The fact that this man, who was a popular man before the war, became so helpless and disfigured due to war makes us aware of the effects war had on some people. I think that "The Charge of the Light Brigade", written by Alfred Tennyson, is the more of a personal opinion by Tennyson rather than a war poem. Yes, it is based on the Crimean War, but the image he sets out is fairly blunt, and I think his main aim in writing this poem was for him to express his thoughts on the "noble" Light Brigade. I feel that Tennyson's description of the war is quite basic compared to the one in "Dulce et Decorum Est". Mainly, this will be because Owen writes in the first person and actually experienced war. However, nonetheless Tennyson's use of repetition throughout the poem is very effective as it keeps the reader aware of the large numbers of men who took part in the charge of the Light Brigade. With the line "rode the six hundred" in mind, it is easy to fall into Tennyson's trap of honouring them as we are not made to forget them throughout the poem. In the last verse, or the epitaph, the poet asks "when can their glory fade?" This is a rhetorical question, which means that it requires no immediate answer. This is used cleverly so the reader is made to think about the Light Brigade in their minds. Overall, what these three poems have in common is that they all show the pointlessness of war, and that the world has to realise to the fact that there are other ways in order to settle arguments, not involving the killing of many soldiers fighting for their country. I think what Tennyson says is correct, and we should honour those who die in war. Both these poets agree to the fact that war is futile, but they each have their say on the matter of dying in it. ...read more.

The above preview is unformatted text

This student written piece of work is one of many that can be found in our AS and A Level War Poetry section.

Found what you're looking for?

  • Start learning 29% faster today
  • 150,000+ documents available
  • Just £6.99 a month

Not the one? Search for your essay title...
  • Join over 1.2 million students every month
  • Accelerate your learning by 29%
  • Unlimited access from just £6.99 per month

See related essaysSee related essays

Related AS and A Level War Poetry essays

  1. Marked by a teacher

    'Who for the Game' By Jesse Pope, 'Dulce Et Decorum Est' By Wilfred Owen, ...

    4 star(s)

    People with all their body. His final thoughts of the poem are one of total depression. He thinks that life is pointless. He is so helpless he can't go to bed without someone there to help him. He feels as though he only has a few years left.

  2. Marked by a teacher

    Analysing Wilfred Owens' Poem Disabled.

    4 star(s)

    Tennyson creates a feeling of exhilaration, of the nobility of warfare with his use of poetic devices, such as rhetorical repetition: 'Cannon to right of them, Cannon to left of them, Cannon in front of them�, and alliteration: 'Stormed at with shot and shell, While horse and hero fell� Tennyson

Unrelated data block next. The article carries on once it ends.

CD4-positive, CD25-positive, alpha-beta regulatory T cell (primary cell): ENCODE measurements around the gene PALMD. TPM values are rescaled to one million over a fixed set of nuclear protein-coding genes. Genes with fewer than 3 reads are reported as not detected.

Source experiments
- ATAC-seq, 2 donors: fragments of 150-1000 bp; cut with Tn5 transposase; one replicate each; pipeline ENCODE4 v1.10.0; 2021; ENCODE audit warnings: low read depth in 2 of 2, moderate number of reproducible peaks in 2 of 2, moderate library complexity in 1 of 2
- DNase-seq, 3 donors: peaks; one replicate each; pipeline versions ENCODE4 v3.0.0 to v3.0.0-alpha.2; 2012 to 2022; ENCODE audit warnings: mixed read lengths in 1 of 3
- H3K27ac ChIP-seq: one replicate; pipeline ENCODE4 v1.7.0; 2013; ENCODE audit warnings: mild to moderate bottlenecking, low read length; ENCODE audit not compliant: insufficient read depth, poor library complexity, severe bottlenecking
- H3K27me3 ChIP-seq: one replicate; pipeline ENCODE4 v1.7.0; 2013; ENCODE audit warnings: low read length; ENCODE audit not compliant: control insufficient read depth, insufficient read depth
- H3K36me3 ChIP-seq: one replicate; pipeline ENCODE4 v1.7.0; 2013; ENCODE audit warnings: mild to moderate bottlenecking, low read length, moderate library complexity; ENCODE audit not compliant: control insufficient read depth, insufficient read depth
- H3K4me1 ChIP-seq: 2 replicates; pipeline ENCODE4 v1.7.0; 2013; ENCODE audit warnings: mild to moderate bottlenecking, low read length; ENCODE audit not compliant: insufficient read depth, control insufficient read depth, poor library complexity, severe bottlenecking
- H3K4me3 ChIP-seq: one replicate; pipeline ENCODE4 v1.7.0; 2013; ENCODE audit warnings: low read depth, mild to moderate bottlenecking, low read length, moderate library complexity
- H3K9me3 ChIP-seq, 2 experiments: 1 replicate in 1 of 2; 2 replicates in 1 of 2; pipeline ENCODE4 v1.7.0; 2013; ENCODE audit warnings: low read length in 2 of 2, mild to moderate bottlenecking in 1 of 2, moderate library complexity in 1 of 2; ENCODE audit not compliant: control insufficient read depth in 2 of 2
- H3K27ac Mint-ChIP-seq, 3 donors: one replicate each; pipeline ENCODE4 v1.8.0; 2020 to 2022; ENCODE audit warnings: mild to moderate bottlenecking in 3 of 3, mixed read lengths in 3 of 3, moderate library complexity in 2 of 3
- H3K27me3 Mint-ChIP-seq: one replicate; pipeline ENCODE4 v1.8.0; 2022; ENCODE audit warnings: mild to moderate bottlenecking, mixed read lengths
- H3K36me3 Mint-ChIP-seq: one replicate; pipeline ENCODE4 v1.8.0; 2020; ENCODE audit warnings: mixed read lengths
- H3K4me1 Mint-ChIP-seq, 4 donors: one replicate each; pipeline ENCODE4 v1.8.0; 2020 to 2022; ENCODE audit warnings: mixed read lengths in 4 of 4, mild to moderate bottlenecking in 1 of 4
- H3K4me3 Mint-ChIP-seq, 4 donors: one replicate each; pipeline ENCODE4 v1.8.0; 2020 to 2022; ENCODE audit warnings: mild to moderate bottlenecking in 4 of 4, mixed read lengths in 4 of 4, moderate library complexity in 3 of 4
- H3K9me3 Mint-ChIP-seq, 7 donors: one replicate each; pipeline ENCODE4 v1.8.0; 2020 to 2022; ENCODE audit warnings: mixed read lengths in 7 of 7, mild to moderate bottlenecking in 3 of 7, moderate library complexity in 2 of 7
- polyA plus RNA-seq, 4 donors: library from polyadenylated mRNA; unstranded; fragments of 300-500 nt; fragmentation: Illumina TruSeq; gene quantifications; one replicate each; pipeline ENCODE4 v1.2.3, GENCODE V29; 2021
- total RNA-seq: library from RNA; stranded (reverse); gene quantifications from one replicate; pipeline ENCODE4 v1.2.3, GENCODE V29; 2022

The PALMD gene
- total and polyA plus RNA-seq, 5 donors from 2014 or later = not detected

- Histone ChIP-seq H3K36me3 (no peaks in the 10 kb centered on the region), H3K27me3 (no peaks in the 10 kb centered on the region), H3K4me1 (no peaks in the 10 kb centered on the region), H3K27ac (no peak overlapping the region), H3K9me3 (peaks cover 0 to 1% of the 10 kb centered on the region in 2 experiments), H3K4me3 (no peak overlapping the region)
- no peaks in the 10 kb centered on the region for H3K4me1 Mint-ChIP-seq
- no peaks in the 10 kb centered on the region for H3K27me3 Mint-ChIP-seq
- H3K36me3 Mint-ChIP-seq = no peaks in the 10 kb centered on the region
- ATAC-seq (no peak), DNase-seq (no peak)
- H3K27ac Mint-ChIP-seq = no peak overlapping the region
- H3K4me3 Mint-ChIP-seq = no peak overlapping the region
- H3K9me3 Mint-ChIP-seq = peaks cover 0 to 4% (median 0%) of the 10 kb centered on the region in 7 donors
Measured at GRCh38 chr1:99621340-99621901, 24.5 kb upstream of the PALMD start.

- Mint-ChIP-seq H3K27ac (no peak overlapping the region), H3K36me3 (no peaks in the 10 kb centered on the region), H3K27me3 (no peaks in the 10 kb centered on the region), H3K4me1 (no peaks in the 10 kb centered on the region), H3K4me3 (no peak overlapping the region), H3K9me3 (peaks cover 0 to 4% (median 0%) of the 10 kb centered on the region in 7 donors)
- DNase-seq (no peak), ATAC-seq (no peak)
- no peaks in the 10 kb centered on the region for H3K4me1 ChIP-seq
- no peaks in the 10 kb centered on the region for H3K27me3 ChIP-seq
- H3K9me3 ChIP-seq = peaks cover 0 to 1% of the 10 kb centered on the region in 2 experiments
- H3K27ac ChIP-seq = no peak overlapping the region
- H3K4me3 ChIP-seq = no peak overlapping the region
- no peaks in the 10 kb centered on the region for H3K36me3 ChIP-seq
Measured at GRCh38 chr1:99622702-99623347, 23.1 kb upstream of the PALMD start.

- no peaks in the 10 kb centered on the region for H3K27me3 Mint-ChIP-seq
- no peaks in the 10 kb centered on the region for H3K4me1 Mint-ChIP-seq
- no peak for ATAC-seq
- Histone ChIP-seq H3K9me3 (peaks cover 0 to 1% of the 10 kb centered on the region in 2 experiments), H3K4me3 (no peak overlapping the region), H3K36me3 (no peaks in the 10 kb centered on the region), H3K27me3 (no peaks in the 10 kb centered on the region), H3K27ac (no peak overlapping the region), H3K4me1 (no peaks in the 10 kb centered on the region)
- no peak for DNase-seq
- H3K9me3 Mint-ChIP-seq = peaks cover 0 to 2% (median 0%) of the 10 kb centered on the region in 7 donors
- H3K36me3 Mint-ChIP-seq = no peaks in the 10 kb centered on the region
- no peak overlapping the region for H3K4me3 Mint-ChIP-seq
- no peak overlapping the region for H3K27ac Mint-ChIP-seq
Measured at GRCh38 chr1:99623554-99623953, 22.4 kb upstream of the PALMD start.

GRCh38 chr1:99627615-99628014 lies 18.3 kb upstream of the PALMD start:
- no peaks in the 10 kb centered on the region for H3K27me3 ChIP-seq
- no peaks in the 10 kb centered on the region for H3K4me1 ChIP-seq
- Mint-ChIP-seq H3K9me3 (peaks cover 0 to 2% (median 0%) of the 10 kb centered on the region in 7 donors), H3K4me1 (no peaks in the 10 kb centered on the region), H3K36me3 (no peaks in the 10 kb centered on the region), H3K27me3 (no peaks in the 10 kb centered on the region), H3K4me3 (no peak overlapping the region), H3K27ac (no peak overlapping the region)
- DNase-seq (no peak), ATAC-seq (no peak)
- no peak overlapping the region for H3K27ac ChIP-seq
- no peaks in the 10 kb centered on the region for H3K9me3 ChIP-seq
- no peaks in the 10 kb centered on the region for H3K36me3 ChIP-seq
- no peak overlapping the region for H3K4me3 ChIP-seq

1. Marked by a teacher

    Choose 3 poems by Wilfred Owen that look at different aspects of war. Compare ...

    4 star(s)

    This is clearly outlined in the preface where he says, "Above all I am not concerned with Poetry. My subject is War and the pity of war". He noticeably is writing about war, against war and for the men he fought with.

  2. Marked by a teacher

    Alfred Tennyson and Wilfred Owen present different ideas about war in their poems, "The ...

    3 star(s)

    Tennyson draws attention to the fact that The Battle of Balaclava was one of the biggest military blunders ever made in his poem by writing "Into the jaws of death, into the mouth of hell" showing that to send the Light Brigade into battle was wrong and that hardly any of them would return.

  1. Peer reviewed

    "With Specific focus on Wilfred Owen poems Disabled, Mental cases, Dulce et Decorum est, ...

    4 star(s)

    frustration at the beginning rather than the end, which sets the tone for the rest of the poem. Again, the use of a rhetorical question appears in The Send-off. "Shall they return to beatings of great bells In wild trainloads?"

  2. Compare 'Charge of the Light Brigade' and 'Dulce et Decorum est' considering each poets ...

    However, words such as 'jaws' and 'mouth' would suggest that war, as a whole, could be seen as a metaphorical monster, and that by entering the battle, the soldiers were riding into the mouth of the monster. This emphasizes to the reader that war consumes lives and that the soldiers may have entered war, but they never left.

  1. How effectively do Asquith's poem, 'The Volunteer,' and the extract from Shakespeare's 'Henry V' ...

    He also pronounces to the brave soldiers that they will undoubtedly become famous. '..Our names... familiar...as household words..' stating that the names of those who fought will be as famous as '..Harry the king, Bedford and Exeter, Warwick and Talbot..'

  2. In the wars, Robert Rose is a very significant character.

    There are many instances in the novel where both Robert and his father feel that they have lost touch with each other, but they always regain their contact. In war, it is often the letters and love from family and friends that keeps the soldier going.

  • Over 160,000 pieces
    of student written work
  • Annotated by
    experienced teachers
  • Ideas and feedback to
    improve your own work